Men can weigh in on anything with Terry. They're experts on terrorism, on movies, on music, on publishing, on pretty much every damn thing. But Terry doesn't know women who can talk about topics other than themselves. How many living women appeared on the program in April? Five. How many men? 28.

That's 15%. Women made up 15% of the guests on Terry Gross' show in April. That's pathetic. Much earlier this month, this site called out the pathetic ombudsperson's 'study' of (some) NPR programming. Let's return to that pathetic 'study' (which deliberately omitted The Diane Rehm Show and Fresh Air).

Focusing on Morning Edition and All Things Considered, Alicia Shepard wrote, "Those figures are equally discouraging. NPR listeners heard 2,502 male sources and 877 female sources on the shows we sampled. In other words, only 26 percent of the 3,379 voices were female, while 74 percent were male."

Only 26% was "discouraging" to Alicia?

Try 15%.

And trying doing your damn job.

Alicia Shepard wanted to grandstand on the nice and easy. She wanted to call out the news programs -- where women with the programs (pay attention men working on those two shows) had already complained to Alicia. That's why she studied those programs and she refused to take on Gross or Rehm. She knew that for every Steve Inskeep that might object on one of the two programs, a number of women would side with her (because they'd already spoken to her -- when forced, we will tell tales out of school).

As Steve Inskeep (Morning Edition) pointed out to Shepard after the 'study' was published, she was measuring every voice that appeared on Morning Edition which included snippets of Barack Obama's speeches because they are a news program and he is president. His point was that events dictated some of who would be heard on a news program. By contrast, we note that Terry Gross determines her own guests. And she determined that men would make up 85% of her guests for the month of April and that women would only make up 15%. 'Current events' did not force her hand.

Maybe you're wrongly thinking that Terry used her posse of critics to make up for the gender imbalance or to at least lessen it? If so, you're apparently unaware that the show has ten regular critics and nine of them are men such as Ed Ward who started the month off with a 9 minute and 20 seconds look back at Wilson Pickett's music. April 2nd saw Ken Tucker blather on for six minutes and 30 seconds about non-hit wonders Drive-by Truckers while David Edelstein yammered away about Clash of the Titans for 6 minutes and 30 seconds. April 5th saw David Bianculli shoot in his shorts for six minutes and 17 seconds over bad TV (Treme). April 6th, Terry's sole vagina sporting critic (at least as far as we know -- eh, Ken Tucker?), showed up and Maureen Corrigan was reviewing a book by . . . a man (Lionel Shriver, 5 minutes and 53 seconds). April 8th, Terry sprayed for any cooties Maureen might have left behind by featuring Kevin Whitehead yammering away about Paul Motian (drummer) and John Powers (5 minutes and 57 seconds on the 80s TV show Twin Peaks). April 9th found David Edelstein raving for 4 minutes and 58 seconds about the bad movie Date Night.) April 13th, Milo Miles 'reviewed' The T.A.M.I. Show. April 14th, Maureen Corrigan returned to review a novel by a woman, Yoko Ogawa, for six minutes and 3 seconds and Ken Tucker was given six minutes and 38 seconds to fondly remember the forgotten Plimsouls -- eighties group that never stormed the charts or the hearts. April 15th found Kevin Whitehead talking up Sam Newsome (sax player) and Robert Hass offering poetry about his dead brother. April 16th, David Edelstein reviewed a small film. April 22nd, Ken Tucker embarrassed himself in a review of Merle Haggard -- like most of Ken's work, this one had huge errors; however, unlike most, it would get an on air correction the following day. April 23rd, John Powers reviewed Persian Cats (5 minutes, 54 seconds) and David Edelstein gushed over Handsome Harry (6 minutes, 22 seconds). April 26th, Milo Miles reviewed Panama! April 29th, Robert Hass was back, this time to wax on about Walt Whitman's "Song Of Myself." April 30th, David Bianculli waxed on (6 minutes, 35 seconds) about Tom Lehrer and David Edelstein about Please Give (5 minutes, 38 seconds). We're counting 19 appearances by male contributors and only two by female. Who knew criticism was so 'manly'?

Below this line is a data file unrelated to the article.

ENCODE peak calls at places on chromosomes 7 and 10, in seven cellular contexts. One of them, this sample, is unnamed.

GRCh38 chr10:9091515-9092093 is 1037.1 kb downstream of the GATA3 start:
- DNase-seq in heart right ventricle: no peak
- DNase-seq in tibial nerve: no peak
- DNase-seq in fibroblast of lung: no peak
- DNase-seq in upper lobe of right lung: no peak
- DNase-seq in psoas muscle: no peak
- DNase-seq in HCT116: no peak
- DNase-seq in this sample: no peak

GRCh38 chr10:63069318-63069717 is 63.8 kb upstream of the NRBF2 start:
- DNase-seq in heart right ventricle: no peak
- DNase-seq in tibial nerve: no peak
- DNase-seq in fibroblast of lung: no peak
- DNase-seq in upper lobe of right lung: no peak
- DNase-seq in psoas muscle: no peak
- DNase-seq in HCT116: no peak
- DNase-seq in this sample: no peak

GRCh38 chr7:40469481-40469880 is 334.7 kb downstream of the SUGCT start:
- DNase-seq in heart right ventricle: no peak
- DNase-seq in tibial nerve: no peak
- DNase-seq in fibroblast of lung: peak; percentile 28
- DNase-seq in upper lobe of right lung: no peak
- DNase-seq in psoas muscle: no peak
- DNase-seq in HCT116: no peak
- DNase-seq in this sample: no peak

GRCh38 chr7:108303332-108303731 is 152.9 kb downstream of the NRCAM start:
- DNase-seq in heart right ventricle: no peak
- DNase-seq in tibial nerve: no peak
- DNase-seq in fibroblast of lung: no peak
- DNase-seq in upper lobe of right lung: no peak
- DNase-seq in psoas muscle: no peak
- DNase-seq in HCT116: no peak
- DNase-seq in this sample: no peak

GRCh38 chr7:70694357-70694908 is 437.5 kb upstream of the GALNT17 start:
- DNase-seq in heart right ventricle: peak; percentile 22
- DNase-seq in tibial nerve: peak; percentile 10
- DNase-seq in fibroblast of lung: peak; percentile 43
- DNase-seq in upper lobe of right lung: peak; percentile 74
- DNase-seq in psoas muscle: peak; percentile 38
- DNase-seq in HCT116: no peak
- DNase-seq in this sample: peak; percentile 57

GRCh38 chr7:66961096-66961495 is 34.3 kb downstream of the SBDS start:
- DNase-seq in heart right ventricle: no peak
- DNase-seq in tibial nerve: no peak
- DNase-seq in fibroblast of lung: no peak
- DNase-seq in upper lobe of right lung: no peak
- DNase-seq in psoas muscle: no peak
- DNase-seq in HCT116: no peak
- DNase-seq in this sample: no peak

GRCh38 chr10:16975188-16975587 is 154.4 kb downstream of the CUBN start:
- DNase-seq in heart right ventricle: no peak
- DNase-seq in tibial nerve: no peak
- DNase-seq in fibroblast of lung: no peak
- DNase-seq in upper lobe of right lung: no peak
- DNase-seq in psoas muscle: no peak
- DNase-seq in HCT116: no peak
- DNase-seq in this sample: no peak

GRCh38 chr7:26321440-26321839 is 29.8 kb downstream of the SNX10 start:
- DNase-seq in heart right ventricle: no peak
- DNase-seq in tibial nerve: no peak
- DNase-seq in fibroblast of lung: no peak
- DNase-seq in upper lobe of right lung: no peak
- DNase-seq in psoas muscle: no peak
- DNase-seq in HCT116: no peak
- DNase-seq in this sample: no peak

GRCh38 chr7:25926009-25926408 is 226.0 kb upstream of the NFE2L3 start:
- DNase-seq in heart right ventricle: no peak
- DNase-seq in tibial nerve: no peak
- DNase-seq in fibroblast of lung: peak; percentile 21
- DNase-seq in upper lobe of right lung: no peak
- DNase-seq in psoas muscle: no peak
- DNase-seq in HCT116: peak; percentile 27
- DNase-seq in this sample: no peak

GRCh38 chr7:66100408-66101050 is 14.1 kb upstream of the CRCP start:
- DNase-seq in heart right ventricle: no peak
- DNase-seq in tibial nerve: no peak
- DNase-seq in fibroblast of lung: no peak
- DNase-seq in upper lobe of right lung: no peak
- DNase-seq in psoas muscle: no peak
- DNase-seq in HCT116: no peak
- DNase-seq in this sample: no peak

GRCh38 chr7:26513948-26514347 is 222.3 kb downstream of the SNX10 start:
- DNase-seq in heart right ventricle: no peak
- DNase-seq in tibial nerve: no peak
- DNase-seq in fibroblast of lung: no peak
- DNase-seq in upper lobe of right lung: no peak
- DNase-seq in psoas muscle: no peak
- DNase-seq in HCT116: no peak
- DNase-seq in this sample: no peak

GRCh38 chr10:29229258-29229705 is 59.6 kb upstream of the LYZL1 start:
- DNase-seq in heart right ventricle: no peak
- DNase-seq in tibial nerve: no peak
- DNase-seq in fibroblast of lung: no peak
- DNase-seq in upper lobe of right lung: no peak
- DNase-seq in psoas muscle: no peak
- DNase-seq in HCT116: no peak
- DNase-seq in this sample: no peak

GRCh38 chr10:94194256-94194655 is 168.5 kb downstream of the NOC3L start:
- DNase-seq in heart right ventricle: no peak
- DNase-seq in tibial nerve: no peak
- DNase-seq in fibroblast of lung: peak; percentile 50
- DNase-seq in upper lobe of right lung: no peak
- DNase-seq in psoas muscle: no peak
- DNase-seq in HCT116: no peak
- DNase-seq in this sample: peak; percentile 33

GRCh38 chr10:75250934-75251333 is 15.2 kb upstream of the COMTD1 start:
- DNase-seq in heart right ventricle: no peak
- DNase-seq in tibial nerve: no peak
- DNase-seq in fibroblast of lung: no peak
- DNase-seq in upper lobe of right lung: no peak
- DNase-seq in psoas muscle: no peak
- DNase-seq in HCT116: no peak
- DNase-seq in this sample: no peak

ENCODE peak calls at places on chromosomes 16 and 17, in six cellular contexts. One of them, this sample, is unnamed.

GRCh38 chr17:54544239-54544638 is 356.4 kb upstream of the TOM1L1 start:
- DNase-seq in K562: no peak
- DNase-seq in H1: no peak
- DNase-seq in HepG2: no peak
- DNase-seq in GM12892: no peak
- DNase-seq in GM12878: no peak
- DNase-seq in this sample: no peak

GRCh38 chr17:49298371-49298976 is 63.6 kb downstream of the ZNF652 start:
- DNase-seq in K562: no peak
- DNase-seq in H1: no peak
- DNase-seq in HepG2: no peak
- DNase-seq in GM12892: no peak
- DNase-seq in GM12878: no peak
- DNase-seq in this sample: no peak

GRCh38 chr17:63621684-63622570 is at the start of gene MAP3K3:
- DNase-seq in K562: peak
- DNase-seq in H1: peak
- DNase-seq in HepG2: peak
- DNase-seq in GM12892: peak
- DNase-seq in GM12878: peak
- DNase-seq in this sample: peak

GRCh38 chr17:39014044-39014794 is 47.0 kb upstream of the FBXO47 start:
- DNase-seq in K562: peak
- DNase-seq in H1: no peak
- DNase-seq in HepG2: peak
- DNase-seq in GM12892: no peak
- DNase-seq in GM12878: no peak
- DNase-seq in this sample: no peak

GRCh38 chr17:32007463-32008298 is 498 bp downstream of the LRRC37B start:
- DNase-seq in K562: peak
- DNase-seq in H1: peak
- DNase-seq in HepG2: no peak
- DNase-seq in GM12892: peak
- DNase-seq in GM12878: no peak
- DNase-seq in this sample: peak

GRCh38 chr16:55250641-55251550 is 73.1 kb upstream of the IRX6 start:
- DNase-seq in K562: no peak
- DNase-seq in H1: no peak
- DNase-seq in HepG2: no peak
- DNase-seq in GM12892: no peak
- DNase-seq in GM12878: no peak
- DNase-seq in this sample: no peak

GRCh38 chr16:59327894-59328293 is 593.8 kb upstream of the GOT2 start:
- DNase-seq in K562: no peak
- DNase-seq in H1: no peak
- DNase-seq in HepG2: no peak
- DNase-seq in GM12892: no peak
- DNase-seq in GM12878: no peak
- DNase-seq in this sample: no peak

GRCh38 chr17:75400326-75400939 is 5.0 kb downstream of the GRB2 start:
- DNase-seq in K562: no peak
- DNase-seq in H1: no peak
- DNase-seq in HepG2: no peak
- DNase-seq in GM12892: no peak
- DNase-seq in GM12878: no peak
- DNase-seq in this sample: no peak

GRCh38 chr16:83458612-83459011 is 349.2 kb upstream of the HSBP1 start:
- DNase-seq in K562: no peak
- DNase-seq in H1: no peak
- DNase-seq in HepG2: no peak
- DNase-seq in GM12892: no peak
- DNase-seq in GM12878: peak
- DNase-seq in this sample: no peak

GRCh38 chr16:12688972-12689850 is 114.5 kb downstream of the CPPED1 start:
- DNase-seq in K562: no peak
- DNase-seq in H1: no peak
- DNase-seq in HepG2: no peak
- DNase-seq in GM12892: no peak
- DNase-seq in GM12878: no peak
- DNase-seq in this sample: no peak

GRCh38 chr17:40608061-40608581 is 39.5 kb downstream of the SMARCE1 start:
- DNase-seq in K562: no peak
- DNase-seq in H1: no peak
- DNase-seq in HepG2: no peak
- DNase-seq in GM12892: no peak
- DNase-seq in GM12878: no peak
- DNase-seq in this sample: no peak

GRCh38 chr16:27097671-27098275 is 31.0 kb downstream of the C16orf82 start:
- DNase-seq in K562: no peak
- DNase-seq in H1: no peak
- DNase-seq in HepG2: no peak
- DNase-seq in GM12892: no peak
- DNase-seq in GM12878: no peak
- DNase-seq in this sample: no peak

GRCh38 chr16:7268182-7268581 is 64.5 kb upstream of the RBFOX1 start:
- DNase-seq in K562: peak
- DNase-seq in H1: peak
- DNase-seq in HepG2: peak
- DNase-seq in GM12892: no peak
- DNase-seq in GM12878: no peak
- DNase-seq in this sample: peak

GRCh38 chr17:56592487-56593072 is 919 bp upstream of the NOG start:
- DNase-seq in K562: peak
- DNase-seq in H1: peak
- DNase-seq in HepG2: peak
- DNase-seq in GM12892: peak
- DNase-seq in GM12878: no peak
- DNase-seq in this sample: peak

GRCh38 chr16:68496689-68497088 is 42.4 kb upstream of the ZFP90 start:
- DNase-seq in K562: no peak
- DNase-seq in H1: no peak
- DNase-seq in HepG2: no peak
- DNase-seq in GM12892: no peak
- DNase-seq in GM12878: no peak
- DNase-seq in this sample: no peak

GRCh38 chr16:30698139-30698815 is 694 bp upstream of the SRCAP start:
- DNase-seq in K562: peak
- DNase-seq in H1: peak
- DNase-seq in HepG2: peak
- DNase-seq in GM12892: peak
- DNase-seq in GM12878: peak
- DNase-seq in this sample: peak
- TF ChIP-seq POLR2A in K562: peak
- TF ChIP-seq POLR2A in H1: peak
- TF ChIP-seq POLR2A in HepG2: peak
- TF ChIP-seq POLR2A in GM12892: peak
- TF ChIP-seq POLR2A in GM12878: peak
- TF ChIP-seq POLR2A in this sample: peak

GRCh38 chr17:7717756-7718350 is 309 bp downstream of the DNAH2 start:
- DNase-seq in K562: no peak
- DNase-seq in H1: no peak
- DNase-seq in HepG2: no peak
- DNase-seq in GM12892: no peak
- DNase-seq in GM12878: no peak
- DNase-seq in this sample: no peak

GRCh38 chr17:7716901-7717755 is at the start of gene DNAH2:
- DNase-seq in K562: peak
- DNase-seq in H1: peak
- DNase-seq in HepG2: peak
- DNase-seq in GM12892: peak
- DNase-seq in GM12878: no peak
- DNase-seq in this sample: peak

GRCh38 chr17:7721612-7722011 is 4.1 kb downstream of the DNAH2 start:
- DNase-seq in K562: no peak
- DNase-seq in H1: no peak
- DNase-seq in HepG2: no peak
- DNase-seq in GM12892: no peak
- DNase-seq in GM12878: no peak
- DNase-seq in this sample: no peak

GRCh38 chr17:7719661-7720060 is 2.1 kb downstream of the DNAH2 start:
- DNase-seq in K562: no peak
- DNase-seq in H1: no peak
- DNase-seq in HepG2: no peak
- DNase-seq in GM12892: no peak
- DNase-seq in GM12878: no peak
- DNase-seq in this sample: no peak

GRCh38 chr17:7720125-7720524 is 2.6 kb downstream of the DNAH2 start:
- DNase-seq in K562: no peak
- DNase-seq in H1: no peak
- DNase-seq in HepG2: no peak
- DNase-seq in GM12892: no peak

And you'll notice that the praising went to men. The only time a woman's work was spotlighted in the critical segments was in one book review. Now within country music, Merle Haggard is a legend. No question. But when you've got time to devote segments to 'remembering' the Plimsouls and Drive-by Truckers, you really have no excuse to (wrongly) claim that women don't reach the same level as Merle Haggard. Many woman were far more successful and influential than either of those two eighties groups.

But when 90% of your critical staff is men and male critics are on air over nine times as often as female critics, women's talents are never going to be valued. And it's why Terry's hideous show praises one male weepie after another. These are bad soap operas that Terry's TV critics gush over. Bad soap operas with male leads. And if she had female critics, maybe the work of women would have gotten noted in the last ten years?

Terry Gross is a Queen Bee and it's past time that women stopped supporting this nonsense, stopped pretending that because the host is a female, everything's fine and dandy. It is not fine and dandy and it is unacceptable to feature women as only 15% of the guests in a month. She had 22 broadcast hours to fill, Monday through Friday and she could only find five living women worth speaking to. You don't find that outrageous?

Last week, one of us (Ann) dubbed the host and the program "Testicular Gross and Musk Air" and we think that call stands. And we find it outrageous that the so-called ombudsperson wants to ignore this outrageous sub-par performance on the part of Gross. We find it outrageous that a number of women (name feminists) gripe about this in private but we may be the first to ever document just how bad it is and to do so publicly.